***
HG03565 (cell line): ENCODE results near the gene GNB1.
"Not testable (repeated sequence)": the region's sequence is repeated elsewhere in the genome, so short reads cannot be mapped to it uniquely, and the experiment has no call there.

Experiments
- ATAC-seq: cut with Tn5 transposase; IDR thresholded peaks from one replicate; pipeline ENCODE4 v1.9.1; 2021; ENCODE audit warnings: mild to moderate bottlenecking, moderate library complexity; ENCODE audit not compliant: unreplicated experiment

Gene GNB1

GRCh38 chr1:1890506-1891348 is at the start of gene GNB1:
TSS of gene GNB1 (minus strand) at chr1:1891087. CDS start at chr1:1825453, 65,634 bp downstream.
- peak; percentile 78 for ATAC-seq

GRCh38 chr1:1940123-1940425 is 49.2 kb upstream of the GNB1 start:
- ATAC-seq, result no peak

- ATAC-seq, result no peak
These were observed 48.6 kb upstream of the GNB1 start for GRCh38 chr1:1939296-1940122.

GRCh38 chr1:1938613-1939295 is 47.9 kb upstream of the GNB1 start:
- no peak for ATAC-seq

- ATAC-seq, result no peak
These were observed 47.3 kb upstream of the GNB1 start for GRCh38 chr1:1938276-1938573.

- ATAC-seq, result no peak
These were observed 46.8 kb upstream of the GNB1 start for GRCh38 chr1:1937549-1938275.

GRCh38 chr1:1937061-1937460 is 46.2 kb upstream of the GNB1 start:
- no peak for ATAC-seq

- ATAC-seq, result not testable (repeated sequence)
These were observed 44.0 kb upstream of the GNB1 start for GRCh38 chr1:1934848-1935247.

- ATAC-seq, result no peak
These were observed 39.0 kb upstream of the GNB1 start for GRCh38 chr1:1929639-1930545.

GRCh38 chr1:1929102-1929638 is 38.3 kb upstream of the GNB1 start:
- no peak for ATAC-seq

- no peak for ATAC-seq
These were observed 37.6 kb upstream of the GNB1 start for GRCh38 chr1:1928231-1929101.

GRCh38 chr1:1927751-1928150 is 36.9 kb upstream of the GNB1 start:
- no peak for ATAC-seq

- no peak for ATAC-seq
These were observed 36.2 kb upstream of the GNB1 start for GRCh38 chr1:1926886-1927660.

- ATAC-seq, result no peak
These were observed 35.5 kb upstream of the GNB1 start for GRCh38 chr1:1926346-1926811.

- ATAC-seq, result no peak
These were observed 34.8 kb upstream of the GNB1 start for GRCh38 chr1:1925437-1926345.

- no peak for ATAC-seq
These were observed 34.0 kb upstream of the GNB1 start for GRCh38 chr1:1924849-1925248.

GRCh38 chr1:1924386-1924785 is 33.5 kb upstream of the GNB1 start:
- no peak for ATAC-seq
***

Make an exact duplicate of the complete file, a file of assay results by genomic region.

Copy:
HG03565 (cell line): ENCODE results near the gene GNB1.
"Not testable (repeated sequence)": the region's sequence is repeated elsewhere in the genome, so short reads cannot be mapped to it uniquely, and the experiment has no call there.

Experiments
- ATAC-seq: cut with Tn5 transposase; IDR thresholded peaks from one replicate; pipeline ENCODE4 v1.9.1; 2021; ENCODE audit warnings: mild to moderate bottlenecking, moderate library complexity; ENCODE audit not compliant: unreplicated experiment

Gene GNB1

GRCh38 chr1:1890506-1891348 is at the start of gene GNB1:
TSS of gene GNB1 (minus strand) at chr1:1891087. CDS start at chr1:1825453, 65,634 bp downstream.
- peak; percentile 78 for ATAC-seq

GRCh38 chr1:1940123-1940425 is 49.2 kb upstream of the GNB1 start:
- ATAC-seq, result no peak

- ATAC-seq, result no peak
These were observed 48.6 kb upstream of the GNB1 start for GRCh38 chr1:1939296-1940122.

GRCh38 chr1:1938613-1939295 is 47.9 kb upstream of the GNB1 start:
- no peak for ATAC-seq

- ATAC-seq, result no peak
These were observed 47.3 kb upstream of the GNB1 start for GRCh38 chr1:1938276-1938573.

- ATAC-seq, result no peak
These were observed 46.8 kb upstream of the GNB1 start for GRCh38 chr1:1937549-1938275.

GRCh38 chr1:1937061-1937460 is 46.2 kb upstream of the GNB1 start:
- no peak for ATAC-seq

- ATAC-seq, result not testable (repeated sequence)
These were observed 44.0 kb upstream of the GNB1 start for GRCh38 chr1:1934848-1935247.

- ATAC-seq, result no peak
These were observed 39.0 kb upstream of the GNB1 start for GRCh38 chr1:1929639-1930545.

GRCh38 chr1:1929102-1929638 is 38.3 kb upstream of the GNB1 start:
- no peak for ATAC-seq

- no peak for ATAC-seq
These were observed 37.6 kb upstream of the GNB1 start for GRCh38 chr1:1928231-1929101.

GRCh38 chr1:1927751-1928150 is 36.9 kb upstream of the GNB1 start:
- no peak for ATAC-seq

- no peak for ATAC-seq
These were observed 36.2 kb upstream of the GNB1 start for GRCh38 chr1:1926886-1927660.

- ATAC-seq, result no peak
These were observed 35.5 kb upstream of the GNB1 start for GRCh38 chr1:1926346-1926811.

- ATAC-seq, result no peak
These were observed 34.8 kb upstream of the GNB1 start for GRCh38 chr1:1925437-1926345.

- no peak for ATAC-seq
These were observed 34.0 kb upstream of the GNB1 start for GRCh38 chr1:1924849-1925248.

GRCh38 chr1:1924386-1924785 is 33.5 kb upstream of the GNB1 start:
- no peak for ATAC-seq